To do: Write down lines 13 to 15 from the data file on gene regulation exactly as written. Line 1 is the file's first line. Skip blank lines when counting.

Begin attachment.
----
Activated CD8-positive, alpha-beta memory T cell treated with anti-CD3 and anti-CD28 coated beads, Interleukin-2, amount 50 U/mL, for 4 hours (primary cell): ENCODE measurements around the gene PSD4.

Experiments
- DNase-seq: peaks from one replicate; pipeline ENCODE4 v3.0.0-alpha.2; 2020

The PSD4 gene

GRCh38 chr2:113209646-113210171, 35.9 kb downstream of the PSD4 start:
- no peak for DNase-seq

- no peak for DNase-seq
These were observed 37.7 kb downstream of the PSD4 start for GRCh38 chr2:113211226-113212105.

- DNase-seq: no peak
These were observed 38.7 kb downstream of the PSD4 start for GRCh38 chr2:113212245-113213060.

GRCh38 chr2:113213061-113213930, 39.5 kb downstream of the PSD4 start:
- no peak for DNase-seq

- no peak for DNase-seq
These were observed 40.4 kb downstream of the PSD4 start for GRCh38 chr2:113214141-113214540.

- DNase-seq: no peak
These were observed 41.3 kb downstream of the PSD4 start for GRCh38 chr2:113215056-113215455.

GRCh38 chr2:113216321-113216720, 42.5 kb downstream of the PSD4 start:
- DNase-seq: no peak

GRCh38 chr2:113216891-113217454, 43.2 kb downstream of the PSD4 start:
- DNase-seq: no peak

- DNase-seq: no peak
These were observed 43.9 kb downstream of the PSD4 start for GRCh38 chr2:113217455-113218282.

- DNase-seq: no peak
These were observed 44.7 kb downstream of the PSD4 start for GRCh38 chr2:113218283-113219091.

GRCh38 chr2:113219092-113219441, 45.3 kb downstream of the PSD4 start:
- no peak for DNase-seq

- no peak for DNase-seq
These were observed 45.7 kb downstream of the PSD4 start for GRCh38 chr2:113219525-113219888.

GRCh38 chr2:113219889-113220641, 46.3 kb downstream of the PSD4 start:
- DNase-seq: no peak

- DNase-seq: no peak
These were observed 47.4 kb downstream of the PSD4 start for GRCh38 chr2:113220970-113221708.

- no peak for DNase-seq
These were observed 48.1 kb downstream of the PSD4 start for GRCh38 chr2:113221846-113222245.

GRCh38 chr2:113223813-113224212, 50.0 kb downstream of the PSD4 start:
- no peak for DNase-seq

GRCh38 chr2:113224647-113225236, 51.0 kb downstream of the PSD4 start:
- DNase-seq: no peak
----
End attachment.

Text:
- no peak for DNase-seq
These were observed 40.4 kb downstream of the PSD4 start for GRCh38 chr2:113214141-113214540.

- DNase-seq: no peak